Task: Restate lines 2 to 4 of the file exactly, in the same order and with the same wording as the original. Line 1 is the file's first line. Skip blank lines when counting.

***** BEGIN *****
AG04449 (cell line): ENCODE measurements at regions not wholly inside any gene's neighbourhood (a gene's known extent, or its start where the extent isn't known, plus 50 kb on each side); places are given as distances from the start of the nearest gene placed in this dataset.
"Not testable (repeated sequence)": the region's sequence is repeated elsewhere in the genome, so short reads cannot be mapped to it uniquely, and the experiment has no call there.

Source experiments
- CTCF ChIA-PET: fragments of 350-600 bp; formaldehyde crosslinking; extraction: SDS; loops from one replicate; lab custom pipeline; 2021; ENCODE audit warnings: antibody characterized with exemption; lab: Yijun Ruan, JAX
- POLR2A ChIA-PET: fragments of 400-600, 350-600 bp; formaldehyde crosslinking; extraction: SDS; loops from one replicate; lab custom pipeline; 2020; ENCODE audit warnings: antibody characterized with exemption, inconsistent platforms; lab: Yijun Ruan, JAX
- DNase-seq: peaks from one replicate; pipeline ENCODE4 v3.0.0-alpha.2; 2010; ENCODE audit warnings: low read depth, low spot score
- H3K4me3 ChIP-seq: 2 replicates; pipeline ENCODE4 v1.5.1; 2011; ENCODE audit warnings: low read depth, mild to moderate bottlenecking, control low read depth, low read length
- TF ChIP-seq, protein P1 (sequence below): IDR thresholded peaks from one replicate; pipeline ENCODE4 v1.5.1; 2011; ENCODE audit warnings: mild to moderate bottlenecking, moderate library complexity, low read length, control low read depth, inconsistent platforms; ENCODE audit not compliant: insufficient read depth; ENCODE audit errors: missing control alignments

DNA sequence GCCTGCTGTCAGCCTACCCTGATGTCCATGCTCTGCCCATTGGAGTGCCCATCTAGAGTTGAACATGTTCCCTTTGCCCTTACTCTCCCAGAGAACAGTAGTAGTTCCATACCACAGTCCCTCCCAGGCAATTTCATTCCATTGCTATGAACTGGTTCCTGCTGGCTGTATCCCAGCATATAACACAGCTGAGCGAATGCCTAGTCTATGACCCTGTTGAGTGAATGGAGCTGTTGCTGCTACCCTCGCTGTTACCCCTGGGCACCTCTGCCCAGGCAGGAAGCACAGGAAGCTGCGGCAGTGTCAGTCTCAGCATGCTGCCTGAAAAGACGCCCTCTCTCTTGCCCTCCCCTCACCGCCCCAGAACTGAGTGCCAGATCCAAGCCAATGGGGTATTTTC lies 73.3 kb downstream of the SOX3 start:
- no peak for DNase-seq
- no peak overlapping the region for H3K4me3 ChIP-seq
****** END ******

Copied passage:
"Not testable (repeated sequence)": the region's sequence is repeated elsewhere in the genome, so short reads cannot be mapped to it uniquely, and the experiment has no call there.

Source experiments
- CTCF ChIA-PET: fragments of 350-600 bp; formaldehyde crosslinking; extraction: SDS; loops from one replicate; lab custom pipeline; 2021; ENCODE audit warnings: antibody characterized with exemption; lab: Yijun Ruan, JAX